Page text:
The Late Magazine Tycoon Felix Dennis

150 150 Rob McGibbon

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Published: 30 April 2011

Magazine tycoon Felix Dennis:

 "I am a born-again atheist, so there isn’t going to be a funeral"

We ask a celebrity a set of devilishly probing questions – and only accept THE definitive answer. This week it’s publishing icon and poet Felix Dennis’s turn…

The treasured item you lost and wish you could have again...My grandfather’s Hunter pocket watch which fell out of my jacket during a ramble in the woods. I have searched the route about 20 times since. It was around 100 years old and had huge sentimental value.

The unending quest that drives you on...This changes with the seasons of my life. In my teens, it was to sleep with more girls than the other guys at school; in my 20s it was to be a R&B singer and to change the world with hippie magazines like Oz. My 30s and 40s were about making hundreds of millions of pounds. Since my 50s it has been about planting a forest, becoming a first class poet and giving money to charity.

The temptation you wish you could resist...Why resist? For me, temptation is life and I have a gargantuan appetite for everything. A friend of mine from the clergy was dying and I asked him what he regretted and he said: ‘All the glasses of wine I chose not to drink.’

The book that holds an everlasting resonance...Sylva by a 17th century writer called John Evelyn. It was the first serious book about forestry, published in 1664 by the Royal Society. I own three first editions of it.

The priority activity if you were the Invisible Man for a day...That’s for me to know and for you to guess. Anyway, I have never been a fan of HG Wells.

The film you can watch time and time again...I loathe and detest movies and television and don’t watch any. I do not have the time. George Lucas forced me to go to the premiere of The Empire Strikes Back because I was publishing the Star Wars magazines at the time. I hated it and was bored out of my mind.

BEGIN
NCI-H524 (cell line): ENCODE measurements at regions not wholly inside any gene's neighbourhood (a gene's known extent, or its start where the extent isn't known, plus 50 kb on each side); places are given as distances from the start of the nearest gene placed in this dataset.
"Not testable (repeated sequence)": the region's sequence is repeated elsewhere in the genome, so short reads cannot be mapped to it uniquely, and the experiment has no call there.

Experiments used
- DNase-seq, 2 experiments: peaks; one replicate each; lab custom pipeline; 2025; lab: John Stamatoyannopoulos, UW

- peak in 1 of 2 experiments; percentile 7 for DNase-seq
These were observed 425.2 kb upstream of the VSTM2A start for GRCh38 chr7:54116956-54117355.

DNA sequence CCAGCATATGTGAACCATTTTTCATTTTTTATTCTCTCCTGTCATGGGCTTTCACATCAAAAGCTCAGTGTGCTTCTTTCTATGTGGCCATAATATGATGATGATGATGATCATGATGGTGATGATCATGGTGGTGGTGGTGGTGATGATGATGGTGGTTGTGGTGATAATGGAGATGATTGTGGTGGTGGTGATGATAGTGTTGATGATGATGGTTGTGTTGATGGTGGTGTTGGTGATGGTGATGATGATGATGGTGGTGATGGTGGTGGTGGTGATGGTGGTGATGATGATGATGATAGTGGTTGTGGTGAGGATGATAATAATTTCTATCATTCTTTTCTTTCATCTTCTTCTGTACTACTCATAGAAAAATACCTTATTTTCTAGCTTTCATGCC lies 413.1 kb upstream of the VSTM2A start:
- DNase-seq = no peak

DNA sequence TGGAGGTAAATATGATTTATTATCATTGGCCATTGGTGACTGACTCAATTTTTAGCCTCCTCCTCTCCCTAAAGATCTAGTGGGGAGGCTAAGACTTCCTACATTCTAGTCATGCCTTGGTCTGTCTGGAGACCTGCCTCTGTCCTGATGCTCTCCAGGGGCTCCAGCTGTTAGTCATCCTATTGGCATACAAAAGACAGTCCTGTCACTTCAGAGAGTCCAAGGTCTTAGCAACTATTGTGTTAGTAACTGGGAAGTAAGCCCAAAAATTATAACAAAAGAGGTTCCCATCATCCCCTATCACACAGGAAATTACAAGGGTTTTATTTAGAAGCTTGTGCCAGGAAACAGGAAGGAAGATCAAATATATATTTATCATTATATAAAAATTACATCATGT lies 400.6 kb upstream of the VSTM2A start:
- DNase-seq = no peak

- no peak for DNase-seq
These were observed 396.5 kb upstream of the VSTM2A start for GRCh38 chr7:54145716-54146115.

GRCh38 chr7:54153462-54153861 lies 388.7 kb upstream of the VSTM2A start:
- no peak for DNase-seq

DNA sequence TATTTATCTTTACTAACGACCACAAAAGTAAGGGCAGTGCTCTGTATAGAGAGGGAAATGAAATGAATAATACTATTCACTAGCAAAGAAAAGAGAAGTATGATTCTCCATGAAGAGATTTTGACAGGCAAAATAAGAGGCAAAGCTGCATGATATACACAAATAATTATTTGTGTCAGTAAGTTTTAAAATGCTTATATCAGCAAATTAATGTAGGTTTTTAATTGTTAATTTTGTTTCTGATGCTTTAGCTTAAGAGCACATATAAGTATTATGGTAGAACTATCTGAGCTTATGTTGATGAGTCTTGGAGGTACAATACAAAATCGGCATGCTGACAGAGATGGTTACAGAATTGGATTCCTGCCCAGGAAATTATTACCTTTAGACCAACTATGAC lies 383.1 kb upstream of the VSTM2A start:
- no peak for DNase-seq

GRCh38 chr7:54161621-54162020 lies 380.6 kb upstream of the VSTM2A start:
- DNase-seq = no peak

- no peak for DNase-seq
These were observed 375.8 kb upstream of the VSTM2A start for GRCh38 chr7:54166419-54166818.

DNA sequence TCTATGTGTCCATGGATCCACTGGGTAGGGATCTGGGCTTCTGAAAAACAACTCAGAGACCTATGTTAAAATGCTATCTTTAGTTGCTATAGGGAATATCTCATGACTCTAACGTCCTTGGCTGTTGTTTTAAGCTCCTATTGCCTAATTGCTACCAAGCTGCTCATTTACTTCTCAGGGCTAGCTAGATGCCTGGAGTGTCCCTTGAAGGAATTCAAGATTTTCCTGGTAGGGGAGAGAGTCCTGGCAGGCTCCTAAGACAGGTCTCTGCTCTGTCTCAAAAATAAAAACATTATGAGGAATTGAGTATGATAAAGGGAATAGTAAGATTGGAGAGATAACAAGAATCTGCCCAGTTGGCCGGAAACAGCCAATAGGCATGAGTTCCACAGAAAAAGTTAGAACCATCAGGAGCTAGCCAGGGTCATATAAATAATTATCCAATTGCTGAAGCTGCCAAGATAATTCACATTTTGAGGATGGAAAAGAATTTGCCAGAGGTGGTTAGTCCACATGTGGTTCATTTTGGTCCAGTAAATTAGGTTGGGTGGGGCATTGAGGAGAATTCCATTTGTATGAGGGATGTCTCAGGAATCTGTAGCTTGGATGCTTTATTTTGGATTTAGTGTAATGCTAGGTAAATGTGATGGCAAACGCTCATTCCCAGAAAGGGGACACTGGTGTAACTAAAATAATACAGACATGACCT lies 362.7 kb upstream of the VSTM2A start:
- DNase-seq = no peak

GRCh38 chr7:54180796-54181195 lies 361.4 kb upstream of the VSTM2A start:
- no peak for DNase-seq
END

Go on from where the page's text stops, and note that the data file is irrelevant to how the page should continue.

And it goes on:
The person who has influenced you most...My mother. She’s 93 and hates being talked about in the Press. I have always described her as a prettier version of Margaret Thatcher – but without the soft bits in Lady T’s character.

The figure from history for whom you’d most like to buy a pie and a pint...William Shakespeare. He is my all-time literary hero. I would want to know what he was doing between the ages of 14 and 24.

These are the lost years about which we know nothing.

The piece of wisdom you would pass on to a child...‘To thine own self be true’, from Hamlet. I’ve tried to base my life on it, but wish I’d done better.

The unlikely interest that engages your curiosity...Poetics. I write traditional verse and like studying the forms of poetry, but once I mention ‘iambic pentameter’ you are already falling asleep.

The prized possession you value above all others...My collection of original drawings and wood blocks by Eric Gill, the brilliant calligrapher, letterer and sculptor. I have about 5,000 pieces, and it is the biggest private collection of its kind. I let scholars view it.

The unqualified regret you wish you could amend...That I did not begin writing poetry earlier. I started at 52, which was far too late.

The poem that touches your soul...John Dryden’s The Secular Masque.

The misapprehension about yourself you wish you could erase...People can say what they will about me. It is literally water off a duck’s back. It’s not that I don’t care, it’s worse than that – I don’t even notice.

The event that altered the course of your life and character...Growing up without a father. He left when I was two and I became the alpha male. I was the guy who got the spider out of the bath.

The crime you would commit knowing you could get away with it...I’ve already done it… and that is the end of that conversation! [In a 2008 interview Dennis said he killed a man by pushing him off a cliff, but later retracted the statement, saying he’d been under the influence of alcohol and medication].

The song that means most to you...One Too Many Mornings by Bob Dylan. It was playing when I first went to bed with a girl, when I was 15.

The happiest moment you will cherish forever...Having my poetry read by the Royal Shakespeare Company at the Swan Theatre, Stratford-upon-Avon, in 2006. Then they made me get up and read Shakespeare. The audience was in tears and we got a standing ovation.

The saddest time that shook your world...The first death of a lifelong friend about 12 years ago. It shook me because it was the first intimation of mortality and I realised I was next.

The unfulfilled ambition that continues to haunt you...Creating the perfect sonnet or villanelle, which are my two favourite forms of poetic writing.

The philosophy that underpins your life...Be kind and, better yet, be kind secretly. People like Bob Geldof and Bono truly believe their celebrity adds to the cause – but does it?

The order of service at your funeral...I am a born-again atheist, so there isn’t going to be a funeral. I will be buried in a linen wrap in a cardboard coffin in my forest with an oak tree planted on my head. There’ll be a big rock with a poem chiselled on it and that’s it. I have left £10,000 for a knees-up.

The way you want to be remembered...As I won’t be around I can’t see that it really matters.

The Plug...How To Make Money is published by Vermilion, £8.99. Visit


Felix Dennis died after a long battle against throat cancer on Sunday, 22nd June 2014. He was 67.